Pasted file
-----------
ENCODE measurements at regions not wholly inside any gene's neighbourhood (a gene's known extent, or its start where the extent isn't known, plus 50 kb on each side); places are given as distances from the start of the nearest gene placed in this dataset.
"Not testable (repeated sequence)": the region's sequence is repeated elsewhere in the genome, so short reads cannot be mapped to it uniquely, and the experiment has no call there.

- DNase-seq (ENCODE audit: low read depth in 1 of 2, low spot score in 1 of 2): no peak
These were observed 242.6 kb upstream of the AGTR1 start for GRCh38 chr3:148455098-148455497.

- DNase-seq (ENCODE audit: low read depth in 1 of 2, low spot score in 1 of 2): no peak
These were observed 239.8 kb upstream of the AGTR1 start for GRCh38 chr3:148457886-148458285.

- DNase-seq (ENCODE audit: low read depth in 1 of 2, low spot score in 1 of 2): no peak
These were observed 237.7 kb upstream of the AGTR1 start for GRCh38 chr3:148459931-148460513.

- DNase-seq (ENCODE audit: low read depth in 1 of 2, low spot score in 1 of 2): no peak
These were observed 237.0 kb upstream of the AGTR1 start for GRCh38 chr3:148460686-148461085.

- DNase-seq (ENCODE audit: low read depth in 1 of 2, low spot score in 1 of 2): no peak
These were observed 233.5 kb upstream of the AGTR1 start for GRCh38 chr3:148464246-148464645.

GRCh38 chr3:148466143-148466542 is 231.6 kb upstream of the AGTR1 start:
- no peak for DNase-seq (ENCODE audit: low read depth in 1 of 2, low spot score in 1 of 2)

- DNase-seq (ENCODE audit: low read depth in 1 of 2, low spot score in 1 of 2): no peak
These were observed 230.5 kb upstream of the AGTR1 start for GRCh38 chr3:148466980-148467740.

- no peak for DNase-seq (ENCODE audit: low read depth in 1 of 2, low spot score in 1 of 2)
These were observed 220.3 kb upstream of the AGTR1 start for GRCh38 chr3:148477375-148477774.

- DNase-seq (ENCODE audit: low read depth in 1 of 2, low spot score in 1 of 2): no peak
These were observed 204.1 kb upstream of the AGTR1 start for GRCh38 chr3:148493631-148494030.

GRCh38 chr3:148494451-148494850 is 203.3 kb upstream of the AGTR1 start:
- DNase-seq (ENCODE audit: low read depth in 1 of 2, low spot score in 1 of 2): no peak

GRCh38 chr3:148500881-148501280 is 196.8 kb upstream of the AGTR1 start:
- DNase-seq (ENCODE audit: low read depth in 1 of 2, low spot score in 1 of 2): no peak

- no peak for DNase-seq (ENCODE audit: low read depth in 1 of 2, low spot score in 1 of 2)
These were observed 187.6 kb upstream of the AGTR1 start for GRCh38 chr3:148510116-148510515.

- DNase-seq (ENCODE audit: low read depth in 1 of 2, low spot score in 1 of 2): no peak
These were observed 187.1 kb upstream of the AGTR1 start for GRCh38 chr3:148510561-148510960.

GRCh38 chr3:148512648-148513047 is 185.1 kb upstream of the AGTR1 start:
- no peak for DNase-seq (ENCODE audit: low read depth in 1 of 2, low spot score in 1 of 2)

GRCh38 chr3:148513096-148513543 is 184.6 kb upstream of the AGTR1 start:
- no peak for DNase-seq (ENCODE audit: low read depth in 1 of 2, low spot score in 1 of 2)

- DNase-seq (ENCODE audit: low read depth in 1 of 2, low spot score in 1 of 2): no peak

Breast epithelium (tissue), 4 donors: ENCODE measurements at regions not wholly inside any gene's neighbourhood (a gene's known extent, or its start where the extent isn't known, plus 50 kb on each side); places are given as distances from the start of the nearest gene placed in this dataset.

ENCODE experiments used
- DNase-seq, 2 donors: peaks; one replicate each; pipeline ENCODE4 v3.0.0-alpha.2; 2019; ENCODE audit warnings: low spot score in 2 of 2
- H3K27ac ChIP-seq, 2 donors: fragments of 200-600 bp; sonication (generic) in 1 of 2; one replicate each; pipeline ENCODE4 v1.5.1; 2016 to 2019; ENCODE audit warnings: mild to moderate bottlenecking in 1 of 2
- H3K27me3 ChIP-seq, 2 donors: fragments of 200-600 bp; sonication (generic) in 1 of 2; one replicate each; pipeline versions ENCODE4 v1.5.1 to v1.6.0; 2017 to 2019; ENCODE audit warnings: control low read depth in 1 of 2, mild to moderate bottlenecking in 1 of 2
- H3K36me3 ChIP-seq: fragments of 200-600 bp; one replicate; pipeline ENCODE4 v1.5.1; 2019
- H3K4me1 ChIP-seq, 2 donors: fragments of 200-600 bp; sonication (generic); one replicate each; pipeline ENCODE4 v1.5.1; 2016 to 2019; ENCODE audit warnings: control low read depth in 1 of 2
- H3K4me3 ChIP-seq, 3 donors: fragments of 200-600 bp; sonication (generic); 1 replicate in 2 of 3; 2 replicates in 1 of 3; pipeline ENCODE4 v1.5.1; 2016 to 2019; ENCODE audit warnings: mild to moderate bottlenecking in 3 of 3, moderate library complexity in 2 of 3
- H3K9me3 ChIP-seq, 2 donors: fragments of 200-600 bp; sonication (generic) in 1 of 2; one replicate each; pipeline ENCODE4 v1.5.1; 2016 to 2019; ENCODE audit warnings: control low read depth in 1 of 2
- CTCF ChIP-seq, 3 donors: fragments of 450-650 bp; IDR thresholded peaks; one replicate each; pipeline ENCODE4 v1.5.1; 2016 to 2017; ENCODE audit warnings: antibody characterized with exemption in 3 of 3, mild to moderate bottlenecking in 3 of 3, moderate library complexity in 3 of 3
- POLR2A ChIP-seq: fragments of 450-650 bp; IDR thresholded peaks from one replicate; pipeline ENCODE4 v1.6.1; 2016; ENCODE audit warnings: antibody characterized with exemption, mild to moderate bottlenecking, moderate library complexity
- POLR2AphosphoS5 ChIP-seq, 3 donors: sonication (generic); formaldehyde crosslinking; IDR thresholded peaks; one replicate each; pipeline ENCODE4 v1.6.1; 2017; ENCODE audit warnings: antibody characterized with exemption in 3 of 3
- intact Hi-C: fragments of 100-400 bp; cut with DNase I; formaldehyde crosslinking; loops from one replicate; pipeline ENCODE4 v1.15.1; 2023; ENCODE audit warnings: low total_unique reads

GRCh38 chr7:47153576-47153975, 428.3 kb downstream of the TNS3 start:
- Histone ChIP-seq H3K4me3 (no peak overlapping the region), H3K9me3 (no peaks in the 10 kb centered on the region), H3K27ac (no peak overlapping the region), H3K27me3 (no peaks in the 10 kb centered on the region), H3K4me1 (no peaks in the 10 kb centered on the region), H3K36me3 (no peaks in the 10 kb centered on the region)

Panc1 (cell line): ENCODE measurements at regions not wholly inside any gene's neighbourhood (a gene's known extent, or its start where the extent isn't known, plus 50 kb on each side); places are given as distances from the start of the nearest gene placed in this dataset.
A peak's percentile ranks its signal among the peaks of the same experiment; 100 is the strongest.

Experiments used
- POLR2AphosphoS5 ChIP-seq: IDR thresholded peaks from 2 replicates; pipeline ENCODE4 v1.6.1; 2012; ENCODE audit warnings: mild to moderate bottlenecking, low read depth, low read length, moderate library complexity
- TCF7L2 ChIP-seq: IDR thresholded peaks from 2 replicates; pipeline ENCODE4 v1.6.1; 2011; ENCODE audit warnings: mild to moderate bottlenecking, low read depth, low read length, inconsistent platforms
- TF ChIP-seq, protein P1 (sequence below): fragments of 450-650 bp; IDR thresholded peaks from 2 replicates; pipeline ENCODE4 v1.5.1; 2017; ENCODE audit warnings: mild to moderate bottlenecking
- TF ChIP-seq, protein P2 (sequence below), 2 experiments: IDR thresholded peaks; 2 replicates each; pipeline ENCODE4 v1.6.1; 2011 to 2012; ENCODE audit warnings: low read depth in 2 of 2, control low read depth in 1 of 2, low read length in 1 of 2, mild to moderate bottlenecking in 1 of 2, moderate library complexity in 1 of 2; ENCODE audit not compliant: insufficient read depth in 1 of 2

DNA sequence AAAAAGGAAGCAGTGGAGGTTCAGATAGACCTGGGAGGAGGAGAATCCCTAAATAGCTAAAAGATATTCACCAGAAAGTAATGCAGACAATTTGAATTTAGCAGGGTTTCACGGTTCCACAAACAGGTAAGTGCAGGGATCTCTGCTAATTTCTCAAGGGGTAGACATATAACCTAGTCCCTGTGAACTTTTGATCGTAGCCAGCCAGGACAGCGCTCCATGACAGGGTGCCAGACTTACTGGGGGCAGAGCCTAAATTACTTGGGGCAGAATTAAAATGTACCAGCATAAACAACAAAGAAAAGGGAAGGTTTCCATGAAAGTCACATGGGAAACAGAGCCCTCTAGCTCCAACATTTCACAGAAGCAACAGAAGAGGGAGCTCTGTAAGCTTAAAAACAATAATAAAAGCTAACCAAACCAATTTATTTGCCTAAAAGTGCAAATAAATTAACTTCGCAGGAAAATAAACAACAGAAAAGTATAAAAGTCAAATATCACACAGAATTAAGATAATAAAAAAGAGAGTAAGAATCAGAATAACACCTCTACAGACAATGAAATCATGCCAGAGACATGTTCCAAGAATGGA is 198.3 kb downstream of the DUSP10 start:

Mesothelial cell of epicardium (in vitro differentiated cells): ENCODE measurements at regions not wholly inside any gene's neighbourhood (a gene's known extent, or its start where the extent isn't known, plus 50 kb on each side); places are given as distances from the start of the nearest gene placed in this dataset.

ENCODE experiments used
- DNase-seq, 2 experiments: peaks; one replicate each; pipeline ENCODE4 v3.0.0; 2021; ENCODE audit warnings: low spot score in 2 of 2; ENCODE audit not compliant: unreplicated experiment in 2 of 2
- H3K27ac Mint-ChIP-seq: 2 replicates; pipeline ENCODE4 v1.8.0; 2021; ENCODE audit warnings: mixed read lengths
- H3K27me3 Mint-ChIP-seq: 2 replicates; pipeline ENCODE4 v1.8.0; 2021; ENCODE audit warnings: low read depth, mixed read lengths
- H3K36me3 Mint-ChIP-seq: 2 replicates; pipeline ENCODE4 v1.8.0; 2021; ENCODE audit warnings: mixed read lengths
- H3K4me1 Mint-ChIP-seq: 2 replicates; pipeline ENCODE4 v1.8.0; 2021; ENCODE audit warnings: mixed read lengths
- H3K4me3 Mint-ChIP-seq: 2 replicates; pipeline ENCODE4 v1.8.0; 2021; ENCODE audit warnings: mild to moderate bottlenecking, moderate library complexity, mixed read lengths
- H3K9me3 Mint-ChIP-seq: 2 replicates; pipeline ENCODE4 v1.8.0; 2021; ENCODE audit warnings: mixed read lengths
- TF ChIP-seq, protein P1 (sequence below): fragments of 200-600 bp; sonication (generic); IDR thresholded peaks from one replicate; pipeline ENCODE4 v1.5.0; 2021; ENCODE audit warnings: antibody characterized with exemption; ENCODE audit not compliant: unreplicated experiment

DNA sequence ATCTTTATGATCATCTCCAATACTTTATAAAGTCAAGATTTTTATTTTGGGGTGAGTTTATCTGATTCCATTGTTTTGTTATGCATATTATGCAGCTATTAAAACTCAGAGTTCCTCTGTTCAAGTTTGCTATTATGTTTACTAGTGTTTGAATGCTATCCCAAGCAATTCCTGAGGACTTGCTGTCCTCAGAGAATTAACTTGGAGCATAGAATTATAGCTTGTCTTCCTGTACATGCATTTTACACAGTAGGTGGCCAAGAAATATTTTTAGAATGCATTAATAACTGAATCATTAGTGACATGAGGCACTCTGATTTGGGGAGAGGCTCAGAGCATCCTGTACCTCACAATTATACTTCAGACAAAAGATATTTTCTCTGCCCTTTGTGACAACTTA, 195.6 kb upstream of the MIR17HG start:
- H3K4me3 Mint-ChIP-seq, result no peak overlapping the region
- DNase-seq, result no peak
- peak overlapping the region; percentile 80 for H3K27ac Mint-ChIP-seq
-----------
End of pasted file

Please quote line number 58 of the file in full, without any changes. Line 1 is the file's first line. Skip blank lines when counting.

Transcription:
ENCODE experiments used